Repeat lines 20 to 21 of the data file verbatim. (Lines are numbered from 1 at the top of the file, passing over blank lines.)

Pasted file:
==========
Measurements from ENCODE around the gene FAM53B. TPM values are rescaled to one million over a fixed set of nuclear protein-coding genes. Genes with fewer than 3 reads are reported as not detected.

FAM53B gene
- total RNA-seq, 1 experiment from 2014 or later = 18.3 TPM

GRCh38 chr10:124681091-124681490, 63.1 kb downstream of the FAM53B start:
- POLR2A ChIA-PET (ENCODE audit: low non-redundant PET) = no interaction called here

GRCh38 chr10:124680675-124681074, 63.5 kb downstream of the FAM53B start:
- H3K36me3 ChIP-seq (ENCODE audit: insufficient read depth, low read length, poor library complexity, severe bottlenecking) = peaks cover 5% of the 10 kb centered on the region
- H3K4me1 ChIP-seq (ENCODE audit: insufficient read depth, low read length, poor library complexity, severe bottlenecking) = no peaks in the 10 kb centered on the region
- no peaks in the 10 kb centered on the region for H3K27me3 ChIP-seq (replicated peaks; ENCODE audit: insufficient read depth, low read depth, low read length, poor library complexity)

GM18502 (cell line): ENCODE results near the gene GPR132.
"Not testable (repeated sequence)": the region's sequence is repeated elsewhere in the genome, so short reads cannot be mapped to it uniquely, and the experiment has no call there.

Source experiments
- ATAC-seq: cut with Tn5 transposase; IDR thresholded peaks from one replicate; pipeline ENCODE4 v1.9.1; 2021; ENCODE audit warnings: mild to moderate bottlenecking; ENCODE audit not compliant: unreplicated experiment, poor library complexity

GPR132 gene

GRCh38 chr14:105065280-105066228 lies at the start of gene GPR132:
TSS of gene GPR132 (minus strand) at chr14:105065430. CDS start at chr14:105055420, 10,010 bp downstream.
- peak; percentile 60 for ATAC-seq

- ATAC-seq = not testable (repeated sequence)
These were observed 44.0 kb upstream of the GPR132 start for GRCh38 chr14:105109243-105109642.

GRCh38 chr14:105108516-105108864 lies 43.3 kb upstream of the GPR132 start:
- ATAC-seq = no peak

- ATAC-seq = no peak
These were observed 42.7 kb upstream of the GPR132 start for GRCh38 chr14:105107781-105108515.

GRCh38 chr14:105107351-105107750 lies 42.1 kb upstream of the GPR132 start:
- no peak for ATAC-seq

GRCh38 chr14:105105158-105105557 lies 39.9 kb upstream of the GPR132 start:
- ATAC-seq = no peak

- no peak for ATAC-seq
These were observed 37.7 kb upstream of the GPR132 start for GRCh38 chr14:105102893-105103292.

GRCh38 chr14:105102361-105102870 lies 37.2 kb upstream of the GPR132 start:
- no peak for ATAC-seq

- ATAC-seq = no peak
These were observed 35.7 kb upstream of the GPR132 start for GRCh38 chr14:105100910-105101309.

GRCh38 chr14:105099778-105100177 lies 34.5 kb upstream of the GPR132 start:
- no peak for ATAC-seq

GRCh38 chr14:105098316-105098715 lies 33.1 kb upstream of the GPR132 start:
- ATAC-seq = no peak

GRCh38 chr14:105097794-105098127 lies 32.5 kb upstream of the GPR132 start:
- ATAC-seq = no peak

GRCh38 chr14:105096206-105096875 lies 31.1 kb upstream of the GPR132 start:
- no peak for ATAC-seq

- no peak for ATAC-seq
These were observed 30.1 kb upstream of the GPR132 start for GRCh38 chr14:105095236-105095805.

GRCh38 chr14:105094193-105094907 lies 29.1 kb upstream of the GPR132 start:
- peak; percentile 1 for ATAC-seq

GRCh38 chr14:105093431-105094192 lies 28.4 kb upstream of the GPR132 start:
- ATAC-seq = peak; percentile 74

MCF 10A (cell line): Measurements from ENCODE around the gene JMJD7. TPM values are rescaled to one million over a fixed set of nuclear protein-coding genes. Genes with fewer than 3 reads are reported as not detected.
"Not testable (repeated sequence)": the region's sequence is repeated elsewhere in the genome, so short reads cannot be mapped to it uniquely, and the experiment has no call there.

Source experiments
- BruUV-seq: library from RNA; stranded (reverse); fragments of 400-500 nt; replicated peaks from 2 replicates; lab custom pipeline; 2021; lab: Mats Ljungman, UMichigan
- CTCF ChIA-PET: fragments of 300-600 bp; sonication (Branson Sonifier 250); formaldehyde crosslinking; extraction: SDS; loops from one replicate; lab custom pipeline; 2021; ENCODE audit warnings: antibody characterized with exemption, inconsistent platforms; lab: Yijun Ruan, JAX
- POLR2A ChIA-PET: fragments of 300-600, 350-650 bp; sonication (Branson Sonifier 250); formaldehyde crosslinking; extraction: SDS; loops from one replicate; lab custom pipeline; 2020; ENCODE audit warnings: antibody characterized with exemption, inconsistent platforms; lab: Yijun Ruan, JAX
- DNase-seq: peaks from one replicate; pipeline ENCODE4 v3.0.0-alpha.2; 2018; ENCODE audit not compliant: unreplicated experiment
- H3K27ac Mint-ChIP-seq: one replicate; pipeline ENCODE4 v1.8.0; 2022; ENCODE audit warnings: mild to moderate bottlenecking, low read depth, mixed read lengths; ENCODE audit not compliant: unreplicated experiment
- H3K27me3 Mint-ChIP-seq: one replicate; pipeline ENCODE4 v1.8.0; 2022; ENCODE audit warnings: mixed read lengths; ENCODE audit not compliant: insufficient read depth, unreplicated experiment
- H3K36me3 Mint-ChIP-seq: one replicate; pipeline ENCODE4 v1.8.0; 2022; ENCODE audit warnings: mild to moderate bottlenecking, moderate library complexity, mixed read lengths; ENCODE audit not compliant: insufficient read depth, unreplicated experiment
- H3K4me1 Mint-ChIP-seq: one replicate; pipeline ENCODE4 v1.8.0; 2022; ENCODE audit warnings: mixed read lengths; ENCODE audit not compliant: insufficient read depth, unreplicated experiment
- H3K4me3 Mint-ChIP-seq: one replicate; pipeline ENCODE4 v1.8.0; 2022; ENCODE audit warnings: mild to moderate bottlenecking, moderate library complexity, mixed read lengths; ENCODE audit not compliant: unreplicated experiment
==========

GRCh38 chr14:105108516-105108864 lies 43.3 kb upstream of the GPR132 start:
- ATAC-seq = no peak